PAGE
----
They’re back – and so are we! Update for Feb. 28, 2014
To know what’s being talked about over the coming months, make sure you have subscribed to our weekly updates. If you’d like to link to the action from past sessions, you can easily find 2013 updates and updates from all the past years we’ve been around!
This Week at the Capitol
The February forecast [pdf] out today has increased speculation that there will be a supplemental budget – meaning that committees may be able to fund bills coming forward this year.
Appropriately, the Senate E-12 Division began with early learning. Last year’s appropriation to early childhood provided scholarships for 9% of eligible children in Minnesota. The coalition MinneMinds is asking for a greater financial commitment from the state to make the scholarships available for many more children. Other bills newly introduced opt for state funding for universal programs for 4-year-olds that are voluntary for families. SF 1751, carried by the Chair of the committee, seeks an increase in funding for Early Childhood and Family Education (ECFE), a Minnesota stalwart for the past 40 years.
Funding for Minnesota Reading Corps, vision therapy pilots, Adult Basic Education and student transportation were requested. One bill that holds particular interest is SF 1765 (Senator Jensen-DFL-SD 24). The intent is to create private-public partnerships to provide students with information technology certifications.
All bills not passed out of committee were “laid over for possible inclusion in an omnibus bill.”
FYI, if a bill is not passed out of committee, referring it on to another, it has become the norm to “lay it over for possible inclusion in an omnibus bill.” This way, once all proposals are heard, legislators can select those they wish to include in a final omnibus bill [scroll down].
Both House and Senate education committees reviewed the Minnesota Department of Education’s work implementing legislation passed last year. It is compelling listening to the development of a statewide infrastructure and see very early signs of improved test scores and graduation rates. All agreed there is a long way to go, but the latest data shows a chipping away at our intractable gap.
Several legislators mentioned how schools in their respective legislative districts are reacting to the recently passed World’s Best Work Force legislation. Expect to hear much more about the implementation of this legislation in the months to come.
Important correction to last week’s update
In our last update, I wrote: “The overarching issue for the 2014 legislature is the November 2014 election. Every constitutional office, every state representative and every senator will stand for election. It can be argued that this is the session voters will remember and is therefore a last chance for elected officials to provide good talking points for door knocking campaigns.”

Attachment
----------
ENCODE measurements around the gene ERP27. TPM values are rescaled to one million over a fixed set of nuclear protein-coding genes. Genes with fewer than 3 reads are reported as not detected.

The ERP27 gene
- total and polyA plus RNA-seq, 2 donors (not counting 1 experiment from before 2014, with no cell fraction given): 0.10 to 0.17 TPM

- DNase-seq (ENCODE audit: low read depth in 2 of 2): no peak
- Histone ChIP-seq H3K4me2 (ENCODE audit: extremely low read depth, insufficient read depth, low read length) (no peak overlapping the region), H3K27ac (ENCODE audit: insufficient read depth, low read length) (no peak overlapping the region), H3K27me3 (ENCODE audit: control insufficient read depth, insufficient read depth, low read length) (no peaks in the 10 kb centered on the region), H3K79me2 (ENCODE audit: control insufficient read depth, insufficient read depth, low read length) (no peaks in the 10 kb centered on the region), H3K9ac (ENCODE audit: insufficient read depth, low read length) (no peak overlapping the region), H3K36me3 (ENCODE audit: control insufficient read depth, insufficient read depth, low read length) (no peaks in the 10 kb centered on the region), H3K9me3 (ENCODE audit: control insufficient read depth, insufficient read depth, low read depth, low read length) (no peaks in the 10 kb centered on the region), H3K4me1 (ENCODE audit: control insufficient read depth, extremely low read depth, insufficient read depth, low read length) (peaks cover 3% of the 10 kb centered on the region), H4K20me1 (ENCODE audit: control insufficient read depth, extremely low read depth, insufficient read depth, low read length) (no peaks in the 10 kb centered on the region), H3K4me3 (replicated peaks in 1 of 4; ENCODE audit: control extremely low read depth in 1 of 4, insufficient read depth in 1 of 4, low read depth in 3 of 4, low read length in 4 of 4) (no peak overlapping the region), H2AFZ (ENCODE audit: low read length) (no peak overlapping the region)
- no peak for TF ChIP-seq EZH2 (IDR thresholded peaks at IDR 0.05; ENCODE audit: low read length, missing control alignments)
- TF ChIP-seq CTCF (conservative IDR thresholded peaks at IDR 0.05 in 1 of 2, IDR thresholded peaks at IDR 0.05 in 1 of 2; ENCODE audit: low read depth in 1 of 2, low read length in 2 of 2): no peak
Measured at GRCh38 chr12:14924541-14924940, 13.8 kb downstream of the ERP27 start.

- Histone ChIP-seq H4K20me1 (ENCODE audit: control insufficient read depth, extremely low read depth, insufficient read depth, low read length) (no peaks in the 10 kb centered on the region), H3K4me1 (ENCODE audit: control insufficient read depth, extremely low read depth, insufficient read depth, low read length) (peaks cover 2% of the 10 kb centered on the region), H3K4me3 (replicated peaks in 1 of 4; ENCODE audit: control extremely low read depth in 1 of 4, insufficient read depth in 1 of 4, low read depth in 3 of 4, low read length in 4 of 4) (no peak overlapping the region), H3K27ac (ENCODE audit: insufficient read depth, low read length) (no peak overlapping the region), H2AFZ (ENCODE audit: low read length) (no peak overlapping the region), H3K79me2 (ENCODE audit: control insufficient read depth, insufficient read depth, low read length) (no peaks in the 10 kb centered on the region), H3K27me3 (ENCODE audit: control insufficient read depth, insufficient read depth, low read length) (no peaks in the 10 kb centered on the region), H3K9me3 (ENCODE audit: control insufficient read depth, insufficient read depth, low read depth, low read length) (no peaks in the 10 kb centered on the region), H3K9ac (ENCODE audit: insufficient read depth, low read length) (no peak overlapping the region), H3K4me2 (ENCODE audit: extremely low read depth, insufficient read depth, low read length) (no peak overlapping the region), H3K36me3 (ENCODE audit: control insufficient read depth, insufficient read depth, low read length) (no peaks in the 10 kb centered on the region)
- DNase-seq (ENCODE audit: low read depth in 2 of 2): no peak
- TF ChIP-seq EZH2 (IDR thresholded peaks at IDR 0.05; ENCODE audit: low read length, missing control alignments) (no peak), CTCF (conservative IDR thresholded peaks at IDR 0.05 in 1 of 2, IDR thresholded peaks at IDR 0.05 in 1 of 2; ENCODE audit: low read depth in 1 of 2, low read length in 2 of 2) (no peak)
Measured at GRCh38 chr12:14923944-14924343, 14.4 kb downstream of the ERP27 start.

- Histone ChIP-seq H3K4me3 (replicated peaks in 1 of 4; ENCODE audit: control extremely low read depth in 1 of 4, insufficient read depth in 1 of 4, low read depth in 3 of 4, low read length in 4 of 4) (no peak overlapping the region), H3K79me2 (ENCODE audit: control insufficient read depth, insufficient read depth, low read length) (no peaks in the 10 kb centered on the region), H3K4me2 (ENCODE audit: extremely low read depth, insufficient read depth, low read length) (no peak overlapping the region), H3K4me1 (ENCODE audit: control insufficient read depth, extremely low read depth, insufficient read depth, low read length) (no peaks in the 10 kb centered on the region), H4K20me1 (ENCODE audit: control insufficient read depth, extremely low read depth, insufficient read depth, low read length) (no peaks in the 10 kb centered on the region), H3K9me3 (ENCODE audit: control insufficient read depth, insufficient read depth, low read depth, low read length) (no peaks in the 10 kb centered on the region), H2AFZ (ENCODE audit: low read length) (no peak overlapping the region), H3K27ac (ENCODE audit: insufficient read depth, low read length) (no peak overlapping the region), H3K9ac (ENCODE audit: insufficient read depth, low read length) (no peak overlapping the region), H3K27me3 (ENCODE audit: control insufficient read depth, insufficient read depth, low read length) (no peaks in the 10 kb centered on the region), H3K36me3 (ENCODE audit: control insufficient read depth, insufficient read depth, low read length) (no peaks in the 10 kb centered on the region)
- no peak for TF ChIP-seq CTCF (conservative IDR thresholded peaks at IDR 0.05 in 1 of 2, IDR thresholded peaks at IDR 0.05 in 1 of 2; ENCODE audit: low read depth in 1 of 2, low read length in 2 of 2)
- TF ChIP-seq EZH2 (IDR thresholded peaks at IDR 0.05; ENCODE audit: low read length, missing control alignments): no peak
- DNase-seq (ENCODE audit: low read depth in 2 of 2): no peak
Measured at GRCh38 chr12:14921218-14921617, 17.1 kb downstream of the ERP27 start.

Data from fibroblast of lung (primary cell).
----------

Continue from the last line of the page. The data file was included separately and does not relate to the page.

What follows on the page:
However, only constitutional offices and state representatives need to stand for election; senators will be up for re-election in 2016. Seriously, sometimes politics just addles my brain – so, so sorry for the confusion.
A Look Ahead
While the education chairs have indicated they will be holding hearings next week, the agendas are still “to be determined.” This changes quickly, so checking the committee schedules is a good way to know what’s “on deck.”
A way to find out what legislators are thinking is to peruse House and Senate bill introductions. This can get a bit wonky, and to make it less difficult we pulled out just those bills currently referred to education committees. This list grows every day the legislature is in session. Committee chairs select bills they will hear in committee, so the vast majority of “bill introductions” may never make it to committee rooms.
Bookmarks for You!
Both House and Senate have several committees that deal with education. Our updates will refer to legislation considered in these committees. You may wish to bookmark them or subscribe to the committee to receive meeting information delivered to your email inbox!
To see what bills are scheduled to be heard on any given day, just link to the committee home page. Each bill to be heard will be hyperlinked and easily accessible. If you ever have a question as to the implication of a bill, please call me, 651-214-6565.
Reminder: don’t ever come to the Capitol without first checking to see if the committee is actually meeting and if the bill you are interested in has been removed from the agenda! All this information can be quickly found on the Minnesota State Legislature front page calendar.
What is Parents United’s agenda?
Our agenda is simple: we don’t speak for parents, but work to provide credible, timely information about education policy and the law-making process so parents can speak for themselves
Truth be told, Parents United is a translator of complex terms and policy implications, as well as a navigator for **a legislative process often oblique to the public.
**Mary Cecconi, Executive Director
Parents United for Public Schools**
1667 Snelling Ave. N., St. Paul, MN 55108